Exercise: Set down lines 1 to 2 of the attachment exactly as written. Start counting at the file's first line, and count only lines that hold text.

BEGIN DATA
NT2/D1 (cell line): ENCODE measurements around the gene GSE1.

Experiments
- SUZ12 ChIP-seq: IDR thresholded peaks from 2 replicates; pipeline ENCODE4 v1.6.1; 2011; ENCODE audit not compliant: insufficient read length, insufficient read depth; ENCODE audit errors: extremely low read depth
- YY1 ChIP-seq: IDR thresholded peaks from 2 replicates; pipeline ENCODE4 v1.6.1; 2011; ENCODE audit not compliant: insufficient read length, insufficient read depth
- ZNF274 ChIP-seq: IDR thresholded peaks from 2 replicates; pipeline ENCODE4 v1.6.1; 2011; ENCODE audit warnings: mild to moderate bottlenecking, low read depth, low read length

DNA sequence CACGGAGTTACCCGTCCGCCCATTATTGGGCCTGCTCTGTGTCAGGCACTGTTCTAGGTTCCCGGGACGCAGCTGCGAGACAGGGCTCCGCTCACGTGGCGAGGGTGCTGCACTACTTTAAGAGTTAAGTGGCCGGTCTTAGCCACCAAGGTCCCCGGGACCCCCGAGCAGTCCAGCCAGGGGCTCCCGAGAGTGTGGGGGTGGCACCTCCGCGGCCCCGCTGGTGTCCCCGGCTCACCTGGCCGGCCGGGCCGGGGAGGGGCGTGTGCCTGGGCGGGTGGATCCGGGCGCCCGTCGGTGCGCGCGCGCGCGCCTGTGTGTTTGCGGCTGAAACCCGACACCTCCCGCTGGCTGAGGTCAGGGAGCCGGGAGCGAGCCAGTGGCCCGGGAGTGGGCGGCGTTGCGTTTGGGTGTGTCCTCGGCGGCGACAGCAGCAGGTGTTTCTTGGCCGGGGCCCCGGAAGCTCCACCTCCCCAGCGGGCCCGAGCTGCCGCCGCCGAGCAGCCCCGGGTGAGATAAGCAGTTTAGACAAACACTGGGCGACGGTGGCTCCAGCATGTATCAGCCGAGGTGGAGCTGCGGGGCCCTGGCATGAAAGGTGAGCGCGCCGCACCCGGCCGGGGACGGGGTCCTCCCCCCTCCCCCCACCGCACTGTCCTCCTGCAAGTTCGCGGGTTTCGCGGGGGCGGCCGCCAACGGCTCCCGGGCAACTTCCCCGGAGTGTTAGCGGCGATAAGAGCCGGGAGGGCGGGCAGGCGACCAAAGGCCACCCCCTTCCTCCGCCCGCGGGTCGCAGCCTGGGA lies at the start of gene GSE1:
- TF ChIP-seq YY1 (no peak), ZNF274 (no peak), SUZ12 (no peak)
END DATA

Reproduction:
NT2/D1 (cell line): ENCODE measurements around the gene GSE1.

Experiments